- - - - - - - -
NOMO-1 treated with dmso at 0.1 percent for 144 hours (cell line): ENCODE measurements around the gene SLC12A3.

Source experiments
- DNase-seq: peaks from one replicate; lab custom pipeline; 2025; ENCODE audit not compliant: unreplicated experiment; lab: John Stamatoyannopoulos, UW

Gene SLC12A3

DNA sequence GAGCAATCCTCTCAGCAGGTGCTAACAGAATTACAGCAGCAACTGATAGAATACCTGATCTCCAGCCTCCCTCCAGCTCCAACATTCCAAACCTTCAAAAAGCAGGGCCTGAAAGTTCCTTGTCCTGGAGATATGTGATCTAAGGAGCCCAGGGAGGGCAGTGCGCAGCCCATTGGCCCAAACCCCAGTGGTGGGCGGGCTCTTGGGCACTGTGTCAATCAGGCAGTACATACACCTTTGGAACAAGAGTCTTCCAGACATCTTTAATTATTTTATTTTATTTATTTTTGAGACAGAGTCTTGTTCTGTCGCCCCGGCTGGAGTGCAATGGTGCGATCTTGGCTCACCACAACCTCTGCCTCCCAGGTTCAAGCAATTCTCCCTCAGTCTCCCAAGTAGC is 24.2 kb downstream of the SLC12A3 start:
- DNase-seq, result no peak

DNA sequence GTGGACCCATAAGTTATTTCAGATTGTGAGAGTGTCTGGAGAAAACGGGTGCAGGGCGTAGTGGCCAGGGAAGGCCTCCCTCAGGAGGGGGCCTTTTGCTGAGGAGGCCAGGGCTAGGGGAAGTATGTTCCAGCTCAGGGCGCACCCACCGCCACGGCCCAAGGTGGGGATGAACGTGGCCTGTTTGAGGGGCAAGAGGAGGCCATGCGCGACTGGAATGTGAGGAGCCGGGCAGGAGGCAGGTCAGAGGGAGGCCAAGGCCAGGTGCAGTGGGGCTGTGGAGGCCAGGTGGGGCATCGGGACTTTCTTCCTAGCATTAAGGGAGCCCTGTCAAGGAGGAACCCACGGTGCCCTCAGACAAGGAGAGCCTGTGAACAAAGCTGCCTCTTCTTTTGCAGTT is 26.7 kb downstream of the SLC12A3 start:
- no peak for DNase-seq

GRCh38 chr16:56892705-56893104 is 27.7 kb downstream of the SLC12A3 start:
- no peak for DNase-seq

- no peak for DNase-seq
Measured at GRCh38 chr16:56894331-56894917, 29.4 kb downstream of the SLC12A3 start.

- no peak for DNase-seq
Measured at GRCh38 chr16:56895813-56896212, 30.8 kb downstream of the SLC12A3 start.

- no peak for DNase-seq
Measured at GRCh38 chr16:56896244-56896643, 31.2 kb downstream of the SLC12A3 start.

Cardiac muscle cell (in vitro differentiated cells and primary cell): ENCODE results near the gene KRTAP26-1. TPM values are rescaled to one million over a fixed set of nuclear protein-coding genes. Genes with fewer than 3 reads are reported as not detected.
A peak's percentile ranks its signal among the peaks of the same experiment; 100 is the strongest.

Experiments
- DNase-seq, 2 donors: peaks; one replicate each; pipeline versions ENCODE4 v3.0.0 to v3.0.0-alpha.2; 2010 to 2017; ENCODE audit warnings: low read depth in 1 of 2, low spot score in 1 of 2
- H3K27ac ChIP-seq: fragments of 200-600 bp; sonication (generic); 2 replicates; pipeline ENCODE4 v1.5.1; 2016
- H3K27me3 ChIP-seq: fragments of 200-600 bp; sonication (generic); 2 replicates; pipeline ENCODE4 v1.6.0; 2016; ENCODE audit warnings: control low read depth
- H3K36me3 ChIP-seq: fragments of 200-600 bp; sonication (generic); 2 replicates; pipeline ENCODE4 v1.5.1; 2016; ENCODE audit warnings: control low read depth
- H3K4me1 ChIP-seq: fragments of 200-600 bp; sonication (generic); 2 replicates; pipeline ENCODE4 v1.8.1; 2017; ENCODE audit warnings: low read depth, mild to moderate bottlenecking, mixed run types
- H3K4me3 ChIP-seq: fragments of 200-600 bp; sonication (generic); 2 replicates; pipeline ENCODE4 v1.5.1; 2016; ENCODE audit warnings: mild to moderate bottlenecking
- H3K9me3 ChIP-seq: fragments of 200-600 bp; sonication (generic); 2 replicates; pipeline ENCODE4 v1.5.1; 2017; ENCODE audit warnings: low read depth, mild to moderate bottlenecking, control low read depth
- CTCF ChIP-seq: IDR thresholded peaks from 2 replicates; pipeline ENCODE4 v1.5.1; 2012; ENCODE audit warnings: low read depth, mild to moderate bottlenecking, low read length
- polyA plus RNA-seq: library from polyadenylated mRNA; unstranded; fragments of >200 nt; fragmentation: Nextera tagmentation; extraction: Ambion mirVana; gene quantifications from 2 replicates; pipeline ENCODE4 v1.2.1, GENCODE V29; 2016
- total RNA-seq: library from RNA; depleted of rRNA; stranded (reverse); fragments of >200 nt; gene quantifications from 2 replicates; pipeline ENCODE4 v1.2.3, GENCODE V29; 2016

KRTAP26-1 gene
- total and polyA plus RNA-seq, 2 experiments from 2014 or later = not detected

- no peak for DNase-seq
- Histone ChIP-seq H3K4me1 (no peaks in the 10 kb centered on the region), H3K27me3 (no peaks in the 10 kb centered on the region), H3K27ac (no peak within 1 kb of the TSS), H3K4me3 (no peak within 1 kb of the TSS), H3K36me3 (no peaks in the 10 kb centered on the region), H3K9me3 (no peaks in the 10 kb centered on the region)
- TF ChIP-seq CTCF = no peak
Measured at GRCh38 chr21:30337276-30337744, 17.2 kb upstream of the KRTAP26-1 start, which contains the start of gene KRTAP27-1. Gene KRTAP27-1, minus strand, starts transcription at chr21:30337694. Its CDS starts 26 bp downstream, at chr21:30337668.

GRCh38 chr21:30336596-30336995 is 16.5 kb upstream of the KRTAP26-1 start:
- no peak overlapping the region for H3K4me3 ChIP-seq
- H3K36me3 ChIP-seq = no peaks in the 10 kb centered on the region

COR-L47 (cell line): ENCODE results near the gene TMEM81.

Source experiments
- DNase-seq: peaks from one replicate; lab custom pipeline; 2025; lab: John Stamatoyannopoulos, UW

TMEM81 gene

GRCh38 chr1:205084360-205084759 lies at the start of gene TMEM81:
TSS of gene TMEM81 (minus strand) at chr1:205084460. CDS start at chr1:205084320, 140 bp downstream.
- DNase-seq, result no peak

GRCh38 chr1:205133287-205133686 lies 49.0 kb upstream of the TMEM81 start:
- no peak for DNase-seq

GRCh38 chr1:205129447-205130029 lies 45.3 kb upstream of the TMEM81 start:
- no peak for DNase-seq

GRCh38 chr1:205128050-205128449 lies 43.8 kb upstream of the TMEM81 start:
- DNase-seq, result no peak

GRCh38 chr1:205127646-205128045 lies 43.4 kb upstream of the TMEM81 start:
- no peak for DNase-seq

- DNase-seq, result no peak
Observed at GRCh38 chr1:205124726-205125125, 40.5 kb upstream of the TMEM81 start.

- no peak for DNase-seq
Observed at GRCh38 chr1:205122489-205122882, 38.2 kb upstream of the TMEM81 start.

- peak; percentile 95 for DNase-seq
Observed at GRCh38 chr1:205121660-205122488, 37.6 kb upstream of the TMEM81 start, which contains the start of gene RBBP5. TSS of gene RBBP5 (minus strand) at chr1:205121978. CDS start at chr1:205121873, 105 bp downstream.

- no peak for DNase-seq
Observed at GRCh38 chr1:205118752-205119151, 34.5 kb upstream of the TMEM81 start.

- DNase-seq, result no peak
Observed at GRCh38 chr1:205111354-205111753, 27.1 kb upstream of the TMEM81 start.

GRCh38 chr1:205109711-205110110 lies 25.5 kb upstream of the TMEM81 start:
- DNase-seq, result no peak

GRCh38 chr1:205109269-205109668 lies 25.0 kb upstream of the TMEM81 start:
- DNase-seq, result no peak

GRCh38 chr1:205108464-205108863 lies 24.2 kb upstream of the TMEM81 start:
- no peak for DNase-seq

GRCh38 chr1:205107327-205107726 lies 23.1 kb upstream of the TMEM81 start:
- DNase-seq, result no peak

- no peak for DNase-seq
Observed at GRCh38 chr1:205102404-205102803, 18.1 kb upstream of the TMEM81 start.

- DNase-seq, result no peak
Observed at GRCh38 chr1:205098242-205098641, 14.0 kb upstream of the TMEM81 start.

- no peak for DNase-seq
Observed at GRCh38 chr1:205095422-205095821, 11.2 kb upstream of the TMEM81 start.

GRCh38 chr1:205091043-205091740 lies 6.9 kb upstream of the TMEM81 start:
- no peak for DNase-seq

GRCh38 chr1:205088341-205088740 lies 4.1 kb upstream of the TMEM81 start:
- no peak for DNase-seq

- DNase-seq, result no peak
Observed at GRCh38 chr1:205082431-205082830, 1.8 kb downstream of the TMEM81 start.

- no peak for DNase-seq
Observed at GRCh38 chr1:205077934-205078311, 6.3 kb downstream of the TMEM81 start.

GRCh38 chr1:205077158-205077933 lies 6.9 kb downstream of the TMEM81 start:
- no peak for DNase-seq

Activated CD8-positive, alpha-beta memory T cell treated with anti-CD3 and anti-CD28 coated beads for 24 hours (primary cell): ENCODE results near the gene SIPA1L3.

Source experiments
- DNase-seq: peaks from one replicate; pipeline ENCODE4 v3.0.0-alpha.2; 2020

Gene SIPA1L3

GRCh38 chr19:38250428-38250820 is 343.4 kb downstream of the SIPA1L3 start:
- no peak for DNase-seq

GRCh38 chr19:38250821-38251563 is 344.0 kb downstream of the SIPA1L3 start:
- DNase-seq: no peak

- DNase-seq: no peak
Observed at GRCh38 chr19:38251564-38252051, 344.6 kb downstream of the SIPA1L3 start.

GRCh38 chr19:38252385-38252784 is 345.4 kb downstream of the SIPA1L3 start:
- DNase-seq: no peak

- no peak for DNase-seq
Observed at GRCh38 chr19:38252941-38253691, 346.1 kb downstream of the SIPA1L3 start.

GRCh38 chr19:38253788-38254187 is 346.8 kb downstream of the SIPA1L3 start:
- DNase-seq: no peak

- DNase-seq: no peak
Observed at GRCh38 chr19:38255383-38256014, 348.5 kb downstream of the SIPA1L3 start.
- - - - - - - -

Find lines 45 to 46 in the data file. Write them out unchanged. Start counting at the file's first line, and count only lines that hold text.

- DNase-seq, result no peak

GRCh38 chr1:205133287-205133686 lies 49.0 kb upstream of the TMEM81 start: